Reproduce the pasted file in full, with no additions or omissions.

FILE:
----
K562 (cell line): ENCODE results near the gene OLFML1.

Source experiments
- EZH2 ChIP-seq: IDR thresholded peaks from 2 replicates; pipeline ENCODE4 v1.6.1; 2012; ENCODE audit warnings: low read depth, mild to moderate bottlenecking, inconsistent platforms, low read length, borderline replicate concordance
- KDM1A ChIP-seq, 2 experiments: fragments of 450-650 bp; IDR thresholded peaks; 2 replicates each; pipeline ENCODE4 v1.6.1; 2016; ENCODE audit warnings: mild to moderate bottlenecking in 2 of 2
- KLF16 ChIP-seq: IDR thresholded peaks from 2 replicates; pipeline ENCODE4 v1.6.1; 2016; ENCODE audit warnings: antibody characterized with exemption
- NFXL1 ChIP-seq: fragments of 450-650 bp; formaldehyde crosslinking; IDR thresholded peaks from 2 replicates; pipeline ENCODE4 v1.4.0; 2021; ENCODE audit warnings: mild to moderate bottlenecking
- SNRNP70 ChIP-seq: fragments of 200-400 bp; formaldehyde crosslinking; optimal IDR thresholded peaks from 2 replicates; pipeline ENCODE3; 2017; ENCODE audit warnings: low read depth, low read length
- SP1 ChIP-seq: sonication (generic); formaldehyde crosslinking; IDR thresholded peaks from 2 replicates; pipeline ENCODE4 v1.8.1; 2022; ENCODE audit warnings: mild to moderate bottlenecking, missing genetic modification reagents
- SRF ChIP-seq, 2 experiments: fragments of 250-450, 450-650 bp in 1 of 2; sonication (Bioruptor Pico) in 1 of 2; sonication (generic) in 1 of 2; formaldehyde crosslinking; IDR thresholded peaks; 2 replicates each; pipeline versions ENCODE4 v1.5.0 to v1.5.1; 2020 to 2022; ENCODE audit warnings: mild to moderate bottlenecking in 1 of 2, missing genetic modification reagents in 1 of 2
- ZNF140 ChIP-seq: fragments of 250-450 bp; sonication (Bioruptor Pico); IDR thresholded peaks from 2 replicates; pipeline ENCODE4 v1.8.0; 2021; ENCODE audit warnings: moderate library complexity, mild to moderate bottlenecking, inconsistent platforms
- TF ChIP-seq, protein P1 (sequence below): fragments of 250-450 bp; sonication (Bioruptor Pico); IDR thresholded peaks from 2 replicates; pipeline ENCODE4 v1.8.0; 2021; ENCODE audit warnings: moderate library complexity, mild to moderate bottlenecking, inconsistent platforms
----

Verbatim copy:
K562 (cell line): ENCODE results near the gene OLFML1.

Source experiments
- EZH2 ChIP-seq: IDR thresholded peaks from 2 replicates; pipeline ENCODE4 v1.6.1; 2012; ENCODE audit warnings: low read depth, mild to moderate bottlenecking, inconsistent platforms, low read length, borderline replicate concordance
- KDM1A ChIP-seq, 2 experiments: fragments of 450-650 bp; IDR thresholded peaks; 2 replicates each; pipeline ENCODE4 v1.6.1; 2016; ENCODE audit warnings: mild to moderate bottlenecking in 2 of 2
- KLF16 ChIP-seq: IDR thresholded peaks from 2 replicates; pipeline ENCODE4 v1.6.1; 2016; ENCODE audit warnings: antibody characterized with exemption
- NFXL1 ChIP-seq: fragments of 450-650 bp; formaldehyde crosslinking; IDR thresholded peaks from 2 replicates; pipeline ENCODE4 v1.4.0; 2021; ENCODE audit warnings: mild to moderate bottlenecking
- SNRNP70 ChIP-seq: fragments of 200-400 bp; formaldehyde crosslinking; optimal IDR thresholded peaks from 2 replicates; pipeline ENCODE3; 2017; ENCODE audit warnings: low read depth, low read length
- SP1 ChIP-seq: sonication (generic); formaldehyde crosslinking; IDR thresholded peaks from 2 replicates; pipeline ENCODE4 v1.8.1; 2022; ENCODE audit warnings: mild to moderate bottlenecking, missing genetic modification reagents
- SRF ChIP-seq, 2 experiments: fragments of 250-450, 450-650 bp in 1 of 2; sonication (Bioruptor Pico) in 1 of 2; sonication (generic) in 1 of 2; formaldehyde crosslinking; IDR thresholded peaks; 2 replicates each; pipeline versions ENCODE4 v1.5.0 to v1.5.1; 2020 to 2022; ENCODE audit warnings: mild to moderate bottlenecking in 1 of 2, missing genetic modification reagents in 1 of 2
- ZNF140 ChIP-seq: fragments of 250-450 bp; sonication (Bioruptor Pico); IDR thresholded peaks from 2 replicates; pipeline ENCODE4 v1.8.0; 2021; ENCODE audit warnings: moderate library complexity, mild to moderate bottlenecking, inconsistent platforms
- TF ChIP-seq, protein P1 (sequence below): fragments of 250-450 bp; sonication (Bioruptor Pico); IDR thresholded peaks from 2 replicates; pipeline ENCODE4 v1.8.0; 2021; ENCODE audit warnings: moderate library complexity, mild to moderate bottlenecking, inconsistent platforms